“We see these appointments as a positive event, both in terms of the quality of the individuals and the resolution of uncertainty: Colin Day brings top-tier leadership and governance experience, plus a consumer focus,” investment bank and financial services firm Jefferies says in a research note. “Alex Whitehouse has presided over a marked turnaround of performance in Premier Foods’ UK business, reflected in eight consecutive quarters of growth in the core branded business.”
Clive Black, a consumer goods analyst and head of research at Shore Capital, says his firm is not going into share-buying mode just yet even though he has some positive overtones about Premier Foods and its brands.
“What Colin and Co. can bring to the party is going to be very interesting and potentially fascinating to watch,” Black tells just-food. “Colin Day is a powerful character and I think it’s interesting they’ve managed to attract him.
“The share price reaction today [Friday] says we understand the virtues of Colin Day but, even with that, we are not prepared to go and mark the price up yet.”
To his credit, Darby achieved some success in trimming Premier’s debt pile, which stood at GBP470m for the most recent full financial year ended 30 March, compared to GBP523m two years earlier. But Premier still faces a pension fund deficit of GBP464.7m.
Premier has made some inroads in reducing its leverage, which was down to 3.2 times last year with a target of three times net debt-to-EBITDA by 2020.
Putting those numbers in perspective, the company generated revenues of GBP824m last year (up 0.6%) but recorded a loss attributable to shareholders of GBP33.8m versus a GBP7.2m profit a year earlier. Profit before tax delivered a loss of GBP42.7m.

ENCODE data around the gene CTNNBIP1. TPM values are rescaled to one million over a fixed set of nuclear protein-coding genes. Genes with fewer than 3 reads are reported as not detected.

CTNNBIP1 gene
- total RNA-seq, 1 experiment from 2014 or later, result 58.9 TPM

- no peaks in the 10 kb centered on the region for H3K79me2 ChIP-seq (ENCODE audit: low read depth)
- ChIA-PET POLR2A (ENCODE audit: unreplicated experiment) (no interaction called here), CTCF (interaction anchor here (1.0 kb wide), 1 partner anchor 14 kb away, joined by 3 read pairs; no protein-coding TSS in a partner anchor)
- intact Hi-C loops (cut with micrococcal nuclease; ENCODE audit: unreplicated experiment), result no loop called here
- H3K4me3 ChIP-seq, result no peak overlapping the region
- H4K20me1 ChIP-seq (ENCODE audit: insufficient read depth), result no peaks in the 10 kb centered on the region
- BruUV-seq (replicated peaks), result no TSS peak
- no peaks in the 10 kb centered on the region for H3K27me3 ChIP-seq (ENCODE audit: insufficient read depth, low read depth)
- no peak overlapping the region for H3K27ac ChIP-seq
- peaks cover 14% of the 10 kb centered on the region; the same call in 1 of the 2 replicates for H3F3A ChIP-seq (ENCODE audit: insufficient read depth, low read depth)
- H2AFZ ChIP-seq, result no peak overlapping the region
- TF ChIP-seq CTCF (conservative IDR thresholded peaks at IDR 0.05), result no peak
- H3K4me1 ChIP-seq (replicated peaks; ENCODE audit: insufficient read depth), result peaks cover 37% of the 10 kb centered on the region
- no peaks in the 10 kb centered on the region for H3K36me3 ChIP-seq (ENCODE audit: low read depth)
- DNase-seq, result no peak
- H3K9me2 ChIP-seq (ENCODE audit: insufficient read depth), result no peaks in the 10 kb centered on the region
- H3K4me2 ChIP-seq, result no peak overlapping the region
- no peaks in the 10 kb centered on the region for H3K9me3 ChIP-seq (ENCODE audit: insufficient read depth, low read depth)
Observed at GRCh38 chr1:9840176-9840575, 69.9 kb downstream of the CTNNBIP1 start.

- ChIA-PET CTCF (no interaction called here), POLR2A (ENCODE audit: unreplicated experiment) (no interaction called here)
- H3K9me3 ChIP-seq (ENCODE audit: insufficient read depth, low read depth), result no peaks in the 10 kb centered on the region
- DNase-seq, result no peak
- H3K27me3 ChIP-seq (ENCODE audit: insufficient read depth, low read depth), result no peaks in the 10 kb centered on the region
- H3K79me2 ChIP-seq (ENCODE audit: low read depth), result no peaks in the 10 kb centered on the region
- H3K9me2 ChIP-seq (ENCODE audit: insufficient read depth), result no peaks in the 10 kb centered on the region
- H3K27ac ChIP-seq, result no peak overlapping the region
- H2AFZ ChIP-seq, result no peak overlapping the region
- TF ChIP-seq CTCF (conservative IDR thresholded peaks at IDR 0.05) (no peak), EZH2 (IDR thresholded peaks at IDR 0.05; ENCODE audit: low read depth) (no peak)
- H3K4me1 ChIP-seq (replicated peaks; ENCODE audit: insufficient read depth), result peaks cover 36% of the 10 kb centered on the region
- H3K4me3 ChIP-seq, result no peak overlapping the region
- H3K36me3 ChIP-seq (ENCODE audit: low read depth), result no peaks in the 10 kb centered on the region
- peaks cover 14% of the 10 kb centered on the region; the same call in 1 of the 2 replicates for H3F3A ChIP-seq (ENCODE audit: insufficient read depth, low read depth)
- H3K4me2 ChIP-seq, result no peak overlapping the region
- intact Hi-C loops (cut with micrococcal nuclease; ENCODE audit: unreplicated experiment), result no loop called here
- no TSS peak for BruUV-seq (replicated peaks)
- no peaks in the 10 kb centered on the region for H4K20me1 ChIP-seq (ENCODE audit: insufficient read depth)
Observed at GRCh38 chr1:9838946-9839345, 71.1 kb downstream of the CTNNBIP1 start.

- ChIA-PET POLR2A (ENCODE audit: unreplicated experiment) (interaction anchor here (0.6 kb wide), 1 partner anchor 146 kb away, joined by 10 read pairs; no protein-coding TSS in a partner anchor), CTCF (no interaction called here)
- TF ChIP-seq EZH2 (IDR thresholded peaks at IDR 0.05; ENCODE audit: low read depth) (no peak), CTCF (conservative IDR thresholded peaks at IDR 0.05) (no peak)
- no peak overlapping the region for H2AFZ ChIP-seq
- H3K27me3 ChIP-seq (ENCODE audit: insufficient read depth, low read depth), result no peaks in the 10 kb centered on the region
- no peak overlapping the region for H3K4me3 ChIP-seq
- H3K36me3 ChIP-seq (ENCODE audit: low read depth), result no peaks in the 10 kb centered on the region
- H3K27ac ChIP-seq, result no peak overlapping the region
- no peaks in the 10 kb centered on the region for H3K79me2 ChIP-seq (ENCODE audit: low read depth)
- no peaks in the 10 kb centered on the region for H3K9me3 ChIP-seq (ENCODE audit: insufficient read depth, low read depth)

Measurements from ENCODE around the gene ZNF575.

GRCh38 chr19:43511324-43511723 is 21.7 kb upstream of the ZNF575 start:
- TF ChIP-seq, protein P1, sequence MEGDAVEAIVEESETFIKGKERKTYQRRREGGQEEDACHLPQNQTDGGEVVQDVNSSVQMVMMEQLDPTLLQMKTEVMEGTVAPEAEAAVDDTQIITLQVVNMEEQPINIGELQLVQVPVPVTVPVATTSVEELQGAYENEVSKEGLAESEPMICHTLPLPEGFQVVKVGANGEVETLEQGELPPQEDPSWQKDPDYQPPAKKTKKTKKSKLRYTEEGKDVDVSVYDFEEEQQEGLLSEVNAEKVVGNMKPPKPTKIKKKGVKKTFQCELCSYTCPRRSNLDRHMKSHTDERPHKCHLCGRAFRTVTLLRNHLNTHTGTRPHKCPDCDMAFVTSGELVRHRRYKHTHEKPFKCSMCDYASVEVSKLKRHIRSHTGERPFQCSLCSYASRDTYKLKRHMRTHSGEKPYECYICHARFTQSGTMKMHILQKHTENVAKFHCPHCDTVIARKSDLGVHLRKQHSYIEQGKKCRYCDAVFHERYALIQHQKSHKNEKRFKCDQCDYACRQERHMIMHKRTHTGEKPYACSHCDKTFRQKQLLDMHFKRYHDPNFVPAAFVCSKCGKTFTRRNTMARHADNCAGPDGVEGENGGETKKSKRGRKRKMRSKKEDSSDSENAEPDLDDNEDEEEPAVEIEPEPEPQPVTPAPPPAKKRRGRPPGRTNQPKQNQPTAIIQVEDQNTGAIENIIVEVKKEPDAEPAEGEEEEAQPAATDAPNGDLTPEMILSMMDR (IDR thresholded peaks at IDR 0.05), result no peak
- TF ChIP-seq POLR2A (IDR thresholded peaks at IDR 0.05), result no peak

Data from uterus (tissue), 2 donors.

Black continues: “This is a business that’s been over indebted for years and years. It’s not a bad operator, it’s not as if there’s loads of low-hanging fruit to fix, and it’s got quite robust margins. But, at the end of the day, it’s a business where the bankers and the pension fund are more important than the shareholders.”
If asset disposals are the way forward to trim liabilities and get the share price back on track, then what brands do you chose to ensure you are left with a viable business, unless another McCormick comes along? At least the share price is attractive albeit with all the same baggage.
Former chief Darby had already started the process to streamline the portfolio, beginning with an attempt to sell the Ambrosia brand to raise funds to put into other areas of the business, but he couldn’t bring it to fruition at a decent price tag.
Speculation had also swirled that the former CEO was considering offloading Mr Kipling cakes and Batchelors, despite reinvigorating the latter by extending the brand from soups into snacking noodle pots and seeing sales rise 12% last year. Perhaps bringing more product innovation in is the way forward to shore up the portfolio to make room for less profitable disposals as was the case with the recent launch of a Plantastic plant-based range to try and keep in tune with current trends, although as ever with innovation comes risk.
Black says: “In terms of the brand portfolio, [Premier’s] in the space where supermarkets are, in the main, rationalising footage, so it’s really important they have a leading market position. What their actual scope is though is to build volume and value in their brands supported by appropriate and competitive marketing. That’s been the biggest constraint of Premier Foods. They worked hard to create some wriggle room to support the likes of Mr Kipling and Batchelors in recent years but they haven’t been able to support all [the brands] at the same time.”